SOURCE: Canadian Dermatology Association

Canadian Dermatology Association

June 05, 2015 07:00 ET

Take the Sun Safety Challenge

OTTAWA, ON--(Marketwired - June 05, 2015) - The Canadian Dermatology Association (CDA) is challenging outdoor enthusiasts to test their sun safety skills for Sun Awareness Week. Before heading out on your run or getting on the golf course -- or whatever you do -- see how prepared you are to take on the summer sun.

"Outdoor enthusiasts know how good it feels physically and mentally to get out there," said Dr. Jennifer Beecker, Chair of the CDA Sun Awareness Advisory Board. "But if you're not taking precautions against the sun, then you could actually be harming your health."

Think of this quiz as a sports clinic -- you don't pass or fail, you just get better. Once you've identified your weaknesses, get serious about addressing them. Then check back on your answers from time to time to see how you are doing. This will help establish sun safety as a habit, and before you know it, you'll be a sun safety pro.

Ready? On your mark, get set, go!

Select true or false for each of the following. Give yourself one point for each answer you get right.

  1. You don't need to put on sunscreen when it is overcast.
  2. Water-resistant sunscreens can wash off with sweat, rain or swimming.
  3. The CDA recommends an SPF rating of at least 30.
  4. Skin cancer is the second-most common cancer diagnosed in Canadians.
  5. Skin cancer rates are on the decline.
  6. The intensity of UV radiation is stronger at the top of a mountain than at the bottom.
  7. Trees can help provide protection from UV radiation.
  8. UV radiation is at its most intense between 11 a.m. and 3 p.m.
  9. It's good to put sunscreen on your scalp if your hair is thinning.
  10. If you've got a tan or your skin is naturally dark toned, you don't need to wear sunscreen.

Answers: 1 false, UV radiation will go through clouds; 2 true, they are a good choice but still need to be reapplied; 3 true; 4 false, skin cancer is the most common cancer diagnosed in Canadians; 5 false, skin cancer rates are increasing; 6 true, every increase in altitude of 300 metres increases UV levels by 4 per cent; 7 true, pick shady locations whenever possible; 8 true; 9 true, skin cancer can form on your scalp; 10 false, while light-skinned people are at higher risk, anyone can get skin cancer.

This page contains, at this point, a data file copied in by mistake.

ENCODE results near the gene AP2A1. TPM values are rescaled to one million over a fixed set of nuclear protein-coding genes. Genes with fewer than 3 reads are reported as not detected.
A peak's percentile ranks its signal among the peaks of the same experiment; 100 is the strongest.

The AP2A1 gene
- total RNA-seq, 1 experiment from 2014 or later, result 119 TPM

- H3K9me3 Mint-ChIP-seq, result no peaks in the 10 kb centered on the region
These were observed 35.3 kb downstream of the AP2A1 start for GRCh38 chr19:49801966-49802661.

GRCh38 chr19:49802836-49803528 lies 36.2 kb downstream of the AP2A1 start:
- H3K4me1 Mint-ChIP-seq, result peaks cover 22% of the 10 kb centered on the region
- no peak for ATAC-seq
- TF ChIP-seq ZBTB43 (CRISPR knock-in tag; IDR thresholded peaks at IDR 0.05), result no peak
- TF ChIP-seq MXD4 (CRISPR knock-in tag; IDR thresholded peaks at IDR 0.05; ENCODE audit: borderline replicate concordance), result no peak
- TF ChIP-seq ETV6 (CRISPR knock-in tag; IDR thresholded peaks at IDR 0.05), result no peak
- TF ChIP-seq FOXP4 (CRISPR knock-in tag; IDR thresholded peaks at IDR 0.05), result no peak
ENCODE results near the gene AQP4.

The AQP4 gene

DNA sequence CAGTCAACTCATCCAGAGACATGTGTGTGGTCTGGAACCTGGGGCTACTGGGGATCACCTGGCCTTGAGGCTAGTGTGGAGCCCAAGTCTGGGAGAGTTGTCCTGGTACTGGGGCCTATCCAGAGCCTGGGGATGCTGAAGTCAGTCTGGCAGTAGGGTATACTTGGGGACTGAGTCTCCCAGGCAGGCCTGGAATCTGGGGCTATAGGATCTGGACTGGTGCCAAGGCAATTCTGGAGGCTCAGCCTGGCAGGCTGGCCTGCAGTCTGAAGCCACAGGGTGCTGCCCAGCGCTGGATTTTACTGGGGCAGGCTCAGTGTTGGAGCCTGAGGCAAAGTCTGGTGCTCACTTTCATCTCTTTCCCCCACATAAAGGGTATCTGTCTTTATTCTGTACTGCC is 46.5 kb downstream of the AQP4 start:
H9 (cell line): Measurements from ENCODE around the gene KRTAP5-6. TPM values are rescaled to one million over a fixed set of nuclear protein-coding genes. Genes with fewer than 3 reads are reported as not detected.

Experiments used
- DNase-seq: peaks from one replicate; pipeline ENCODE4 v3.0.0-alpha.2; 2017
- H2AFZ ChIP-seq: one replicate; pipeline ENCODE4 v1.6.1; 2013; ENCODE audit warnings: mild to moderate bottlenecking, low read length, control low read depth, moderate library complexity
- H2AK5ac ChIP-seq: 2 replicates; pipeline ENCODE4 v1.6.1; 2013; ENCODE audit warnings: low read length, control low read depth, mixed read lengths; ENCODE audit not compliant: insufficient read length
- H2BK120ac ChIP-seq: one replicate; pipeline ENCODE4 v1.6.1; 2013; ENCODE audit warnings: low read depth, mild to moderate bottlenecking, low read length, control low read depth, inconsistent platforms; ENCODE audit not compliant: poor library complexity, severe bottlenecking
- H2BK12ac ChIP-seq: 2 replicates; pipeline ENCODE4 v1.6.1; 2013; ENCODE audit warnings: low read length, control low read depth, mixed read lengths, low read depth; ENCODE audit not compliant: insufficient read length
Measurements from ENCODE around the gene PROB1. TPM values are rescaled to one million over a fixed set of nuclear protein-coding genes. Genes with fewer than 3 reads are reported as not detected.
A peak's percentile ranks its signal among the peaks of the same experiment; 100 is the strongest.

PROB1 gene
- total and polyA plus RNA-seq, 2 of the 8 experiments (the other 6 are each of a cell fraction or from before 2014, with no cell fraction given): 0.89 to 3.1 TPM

Give yourself three points for each time you answer yes.

  1. I am consistent about putting on sunscreen before going out into the sun.
  2. I reapply sunscreen frequently, especially when I am sweating or going into water.
  3. I use sunscreen even when it's overcast.
  4. I apply sunscreen to all exposed skin -- ears, legs, toes etc.
  5. I think about how well I will be covered when choosing activewear.
  6. I normally wear a hat when I'm going out into the sun.
  7. I usually opt for shade over sun when I have a choice.
  8. I regularly check my skin for new spots or changes.
  9. I sometimes ask someone to check my back to see if there is anything unusual on my skin.
  10. I don't sunbathe.

The moment of truth

Perfect 40: You're a sun safety ambassador. Help your friends and family raise their game.

30-39: You're sun safety program just needs a bit some work. Start filling those gaps and try this test again in a week.

Under 30: You're not as safe as you could be, but don't despair. Now that you are equipped with the knowledge you need, start building good habits today and reducing long-term damage to your skin. Try this test again in a week.

Sun Awareness Week
The Canadian Dermatology Association has organized a nation-wide Sun Awareness Week in early summer since 1989. The aim is to educate Canadians about the dangers of too much sun and to help stop the rising incidence of skin cancer in Canada.

This year's Sun Awareness Week goes from Monday, June 1 to Sunday, June 7, and involves a number of events and activities across Canada, including free skin screenings, community events, and school visits by dermatologists.

About the CDA
The Canadian Dermatology Association, founded in 1925, represents Canadian dermatologists. The association provides easy access to the largest, most reliable source of medical knowledge on dermatology. CDA exists to advance the science and art of medicine and surgery related to the care of the skin, hair and nails; provide continuing professional development for its members; support and advance patient care; provide public education on sun protection and other aspects of skin health; and promote a lifetime of healthier skin, hair and nails. By doing so, CDA informs and empowers both medical professionals and the Canadian public.

To learn more about what the work CDA does visit or join the conversation on or

Contact Information

  • For more information or to arrange an interview, please contact:
    Jennifer Scott
    Director, Communications
    Office: 613-738-1748 x 222
    Cell: 613-716-2098